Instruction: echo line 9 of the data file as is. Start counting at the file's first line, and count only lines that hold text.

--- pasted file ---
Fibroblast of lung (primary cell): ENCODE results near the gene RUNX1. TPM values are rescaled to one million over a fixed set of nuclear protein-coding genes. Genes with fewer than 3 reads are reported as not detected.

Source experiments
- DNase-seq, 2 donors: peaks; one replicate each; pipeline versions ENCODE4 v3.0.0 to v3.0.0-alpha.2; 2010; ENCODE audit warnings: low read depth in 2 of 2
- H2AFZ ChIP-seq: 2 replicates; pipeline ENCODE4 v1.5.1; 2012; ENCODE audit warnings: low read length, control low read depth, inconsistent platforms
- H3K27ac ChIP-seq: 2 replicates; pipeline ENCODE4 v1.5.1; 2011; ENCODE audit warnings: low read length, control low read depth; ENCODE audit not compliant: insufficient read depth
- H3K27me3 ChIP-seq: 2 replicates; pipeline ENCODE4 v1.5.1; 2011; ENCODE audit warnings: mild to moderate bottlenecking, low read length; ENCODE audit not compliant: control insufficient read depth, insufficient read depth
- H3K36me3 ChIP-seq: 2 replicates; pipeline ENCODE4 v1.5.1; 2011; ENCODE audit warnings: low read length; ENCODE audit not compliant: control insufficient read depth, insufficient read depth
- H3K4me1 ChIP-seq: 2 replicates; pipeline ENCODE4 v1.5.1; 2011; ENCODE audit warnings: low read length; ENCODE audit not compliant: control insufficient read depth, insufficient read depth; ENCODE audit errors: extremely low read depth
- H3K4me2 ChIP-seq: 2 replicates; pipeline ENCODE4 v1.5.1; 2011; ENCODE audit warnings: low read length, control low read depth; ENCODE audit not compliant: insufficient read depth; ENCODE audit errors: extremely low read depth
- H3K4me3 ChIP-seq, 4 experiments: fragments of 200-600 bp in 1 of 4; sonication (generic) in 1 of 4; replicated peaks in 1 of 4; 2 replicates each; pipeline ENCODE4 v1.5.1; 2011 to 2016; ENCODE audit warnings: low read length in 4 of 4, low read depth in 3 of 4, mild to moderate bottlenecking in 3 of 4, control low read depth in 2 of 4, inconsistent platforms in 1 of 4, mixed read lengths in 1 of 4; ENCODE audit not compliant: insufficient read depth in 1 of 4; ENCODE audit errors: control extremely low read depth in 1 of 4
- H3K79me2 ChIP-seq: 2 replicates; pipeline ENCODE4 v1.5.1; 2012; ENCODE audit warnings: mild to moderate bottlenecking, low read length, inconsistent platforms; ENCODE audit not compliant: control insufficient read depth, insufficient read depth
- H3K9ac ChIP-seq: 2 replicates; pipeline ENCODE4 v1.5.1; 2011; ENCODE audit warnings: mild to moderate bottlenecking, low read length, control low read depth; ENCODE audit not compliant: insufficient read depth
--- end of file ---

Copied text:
- H3K4me2 ChIP-seq: 2 replicates; pipeline ENCODE4 v1.5.1; 2011; ENCODE audit warnings: low read length, control low read depth; ENCODE audit not compliant: insufficient read depth; ENCODE audit errors: extremely low read depth